The landmine hack squat taps into the benefits of landmine training to perform an exercise that you’d otherwise need a big, bulky machine to do.
As you may be familiar with in the gym, a hack squat is a squat when you’re upright or at an angle and you push the weight away from you while leaning back into the apparatus. In this case, you’ll be leaning back slightly into the landmine setup.
And here’s a demo with more explanation:
1) Securely set up your barbell with a landmine attachment or into a secure spot.
2) Clean the weight up then turn around so you’re looking away from the attachment with the barbell resting on one of your shoulders.
3) Step your feet out so that as you squat down you can come down comfortably while maintaining your shins mostly perpendicular to the ground. (You likely will end up stepping out farther than you thought you would.
4) Squat down.
5) Do all your reps, then switch sides. Or switch sides for your next set.
Why would you do a hack squat anyway when there are tons of other squatting variations? A hack squat is not a necessity of any program, and you for sure could stick with other squatting options. However, it does have its place.
The main difference between a hack squat and a traditional squat is the shins stay more perpendicular to the ground (or platform of the machine). There’s less dorsiflexion, or less of your knees going forward. This makes it a favorable variation for those with knee problems, or who generally find the aggressive dorsiflexion present in squatting to be uncomfortable.
More generally, it provides a different angle for squatting, hitting the leg muscles in a slightly different way.
The landmine aspect of this exercise means the weight feels heavier at the bottom because of, you know, gravity, so it can challenge the lower portion of a squat more. This is true for all landmine squat variations. This varies from the traditional hack squat and mimics the intent of the hack squat better anyway, since the goal is to train the squat at that particular, 90-degree angle with the ankle, knee, and hips.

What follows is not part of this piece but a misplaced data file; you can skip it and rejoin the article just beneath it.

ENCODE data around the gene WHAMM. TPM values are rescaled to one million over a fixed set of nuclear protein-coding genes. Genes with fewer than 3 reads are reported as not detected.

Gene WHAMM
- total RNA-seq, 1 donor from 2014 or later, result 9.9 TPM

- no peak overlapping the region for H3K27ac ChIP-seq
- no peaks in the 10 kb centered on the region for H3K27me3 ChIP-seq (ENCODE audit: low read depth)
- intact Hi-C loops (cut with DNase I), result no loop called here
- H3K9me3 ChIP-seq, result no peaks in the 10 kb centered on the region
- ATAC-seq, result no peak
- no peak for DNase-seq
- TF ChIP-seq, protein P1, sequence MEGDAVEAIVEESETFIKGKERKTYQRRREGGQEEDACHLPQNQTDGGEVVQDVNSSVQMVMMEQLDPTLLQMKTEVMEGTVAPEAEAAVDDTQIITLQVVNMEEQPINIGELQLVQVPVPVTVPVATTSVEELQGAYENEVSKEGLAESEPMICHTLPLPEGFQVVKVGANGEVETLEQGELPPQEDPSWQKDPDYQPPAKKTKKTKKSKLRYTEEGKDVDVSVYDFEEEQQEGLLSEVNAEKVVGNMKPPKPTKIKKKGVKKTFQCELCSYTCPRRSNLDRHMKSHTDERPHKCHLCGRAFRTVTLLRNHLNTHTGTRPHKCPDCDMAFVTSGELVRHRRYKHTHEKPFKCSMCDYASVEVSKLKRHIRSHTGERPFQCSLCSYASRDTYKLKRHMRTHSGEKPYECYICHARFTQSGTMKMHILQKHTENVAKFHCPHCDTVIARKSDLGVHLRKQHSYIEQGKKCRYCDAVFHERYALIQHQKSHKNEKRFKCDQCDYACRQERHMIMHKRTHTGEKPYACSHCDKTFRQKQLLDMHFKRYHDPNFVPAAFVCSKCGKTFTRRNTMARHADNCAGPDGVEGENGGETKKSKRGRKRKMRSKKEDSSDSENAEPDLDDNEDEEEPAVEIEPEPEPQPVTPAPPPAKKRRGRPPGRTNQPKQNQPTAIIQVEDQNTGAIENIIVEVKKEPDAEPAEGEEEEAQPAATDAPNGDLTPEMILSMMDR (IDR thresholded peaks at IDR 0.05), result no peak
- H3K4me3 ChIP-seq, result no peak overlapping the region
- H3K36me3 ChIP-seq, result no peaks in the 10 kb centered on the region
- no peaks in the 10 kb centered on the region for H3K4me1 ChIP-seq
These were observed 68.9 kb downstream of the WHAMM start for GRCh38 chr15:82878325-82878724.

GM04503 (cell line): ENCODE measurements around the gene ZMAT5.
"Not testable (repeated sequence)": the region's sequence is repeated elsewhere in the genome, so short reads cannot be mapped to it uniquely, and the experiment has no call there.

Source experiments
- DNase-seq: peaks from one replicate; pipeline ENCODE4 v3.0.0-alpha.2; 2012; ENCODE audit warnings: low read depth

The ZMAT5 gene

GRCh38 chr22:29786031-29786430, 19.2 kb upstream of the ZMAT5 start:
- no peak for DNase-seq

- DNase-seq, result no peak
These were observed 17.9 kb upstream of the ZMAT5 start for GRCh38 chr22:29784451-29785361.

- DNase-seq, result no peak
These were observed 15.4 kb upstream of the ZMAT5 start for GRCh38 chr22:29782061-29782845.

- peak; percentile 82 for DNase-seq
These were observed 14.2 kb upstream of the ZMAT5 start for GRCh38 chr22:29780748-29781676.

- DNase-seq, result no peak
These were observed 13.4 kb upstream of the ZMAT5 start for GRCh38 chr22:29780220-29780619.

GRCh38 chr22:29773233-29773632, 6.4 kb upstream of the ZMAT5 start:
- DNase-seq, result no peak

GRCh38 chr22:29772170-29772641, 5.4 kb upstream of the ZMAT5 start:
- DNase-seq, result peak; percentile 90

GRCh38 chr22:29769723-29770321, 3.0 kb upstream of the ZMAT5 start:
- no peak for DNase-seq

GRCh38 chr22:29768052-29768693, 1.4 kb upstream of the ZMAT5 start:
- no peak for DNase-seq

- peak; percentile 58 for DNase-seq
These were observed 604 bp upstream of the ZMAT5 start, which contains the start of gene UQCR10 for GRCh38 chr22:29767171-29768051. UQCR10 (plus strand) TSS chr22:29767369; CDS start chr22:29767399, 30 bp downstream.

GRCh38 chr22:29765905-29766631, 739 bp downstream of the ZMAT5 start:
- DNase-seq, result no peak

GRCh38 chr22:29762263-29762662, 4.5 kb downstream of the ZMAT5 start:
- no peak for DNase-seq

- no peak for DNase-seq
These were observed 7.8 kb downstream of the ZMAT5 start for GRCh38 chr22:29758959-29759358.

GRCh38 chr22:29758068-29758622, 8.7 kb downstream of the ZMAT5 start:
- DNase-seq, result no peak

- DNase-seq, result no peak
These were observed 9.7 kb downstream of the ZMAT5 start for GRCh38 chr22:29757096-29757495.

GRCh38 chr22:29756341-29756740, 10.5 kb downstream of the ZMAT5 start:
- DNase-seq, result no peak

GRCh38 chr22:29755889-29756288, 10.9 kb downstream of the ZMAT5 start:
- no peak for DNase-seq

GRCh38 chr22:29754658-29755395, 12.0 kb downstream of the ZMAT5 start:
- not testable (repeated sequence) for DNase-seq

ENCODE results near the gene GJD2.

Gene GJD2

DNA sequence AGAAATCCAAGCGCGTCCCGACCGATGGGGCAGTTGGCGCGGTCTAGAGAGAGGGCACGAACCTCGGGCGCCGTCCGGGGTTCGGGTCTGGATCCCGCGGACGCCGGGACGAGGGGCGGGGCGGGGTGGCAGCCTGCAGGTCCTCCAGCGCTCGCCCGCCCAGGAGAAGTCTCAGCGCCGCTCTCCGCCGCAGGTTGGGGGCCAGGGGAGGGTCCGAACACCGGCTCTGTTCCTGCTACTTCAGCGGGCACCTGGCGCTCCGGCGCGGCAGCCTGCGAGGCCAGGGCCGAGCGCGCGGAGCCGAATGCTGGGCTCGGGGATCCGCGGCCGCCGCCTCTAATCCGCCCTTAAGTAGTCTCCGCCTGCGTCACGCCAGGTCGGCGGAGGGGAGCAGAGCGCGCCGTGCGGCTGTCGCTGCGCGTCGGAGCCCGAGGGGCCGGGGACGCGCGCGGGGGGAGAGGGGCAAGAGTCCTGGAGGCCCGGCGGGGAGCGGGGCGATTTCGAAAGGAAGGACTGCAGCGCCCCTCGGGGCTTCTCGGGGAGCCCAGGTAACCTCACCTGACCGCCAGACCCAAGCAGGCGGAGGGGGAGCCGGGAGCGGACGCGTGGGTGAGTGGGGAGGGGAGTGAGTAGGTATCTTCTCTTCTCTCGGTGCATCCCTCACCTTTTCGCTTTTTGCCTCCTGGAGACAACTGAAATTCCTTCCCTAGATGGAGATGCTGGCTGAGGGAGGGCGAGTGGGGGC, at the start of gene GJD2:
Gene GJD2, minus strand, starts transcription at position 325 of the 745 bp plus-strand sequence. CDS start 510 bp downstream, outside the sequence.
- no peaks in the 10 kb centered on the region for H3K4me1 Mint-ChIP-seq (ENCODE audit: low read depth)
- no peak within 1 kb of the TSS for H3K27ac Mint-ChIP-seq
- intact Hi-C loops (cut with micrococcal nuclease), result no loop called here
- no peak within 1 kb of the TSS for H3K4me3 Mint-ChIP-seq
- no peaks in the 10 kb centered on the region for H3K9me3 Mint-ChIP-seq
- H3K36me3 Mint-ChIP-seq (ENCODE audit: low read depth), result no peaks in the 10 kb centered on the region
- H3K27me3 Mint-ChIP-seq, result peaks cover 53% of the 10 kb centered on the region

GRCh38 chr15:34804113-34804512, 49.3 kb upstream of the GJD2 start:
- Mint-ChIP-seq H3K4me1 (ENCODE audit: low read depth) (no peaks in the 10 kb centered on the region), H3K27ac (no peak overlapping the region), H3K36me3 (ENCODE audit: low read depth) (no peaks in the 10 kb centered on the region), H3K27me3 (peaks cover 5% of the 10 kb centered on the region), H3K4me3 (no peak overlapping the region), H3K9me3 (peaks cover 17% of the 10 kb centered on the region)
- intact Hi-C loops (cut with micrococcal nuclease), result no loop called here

Just like the regular hack squat, the landmine hack squat doesn’t need to be a main exercise in your program. Most likely, it’s an accessory movement. On days you train the lower body, it can make sense as a second or third squatting movement. This is especially true if you have limited equipment, and therefore limited options for exercises.
As for reps, because it’s an accessory movement, stick to hypertrophy rep ranges and stay away from strength ranges. The exercise is a bit awkward, so it doesn’t make sense to do lower reps. With this in mind, 8-15 reps is a good range. Since the weight has to rest on one side, be sure to even it out on both shoulders.
For more landmine squatting variations check out our article with 8 different landmine squats. Between those you could live off solely landmine exercises and build a great set of tree trunks.
In fact, if living off landmine exercises appeals to you, then check out our brand new program, The Landmine Workout.
The program features dozens of exercises to help you train smart, build muscle, and burn fat… all with nothing but a barbell.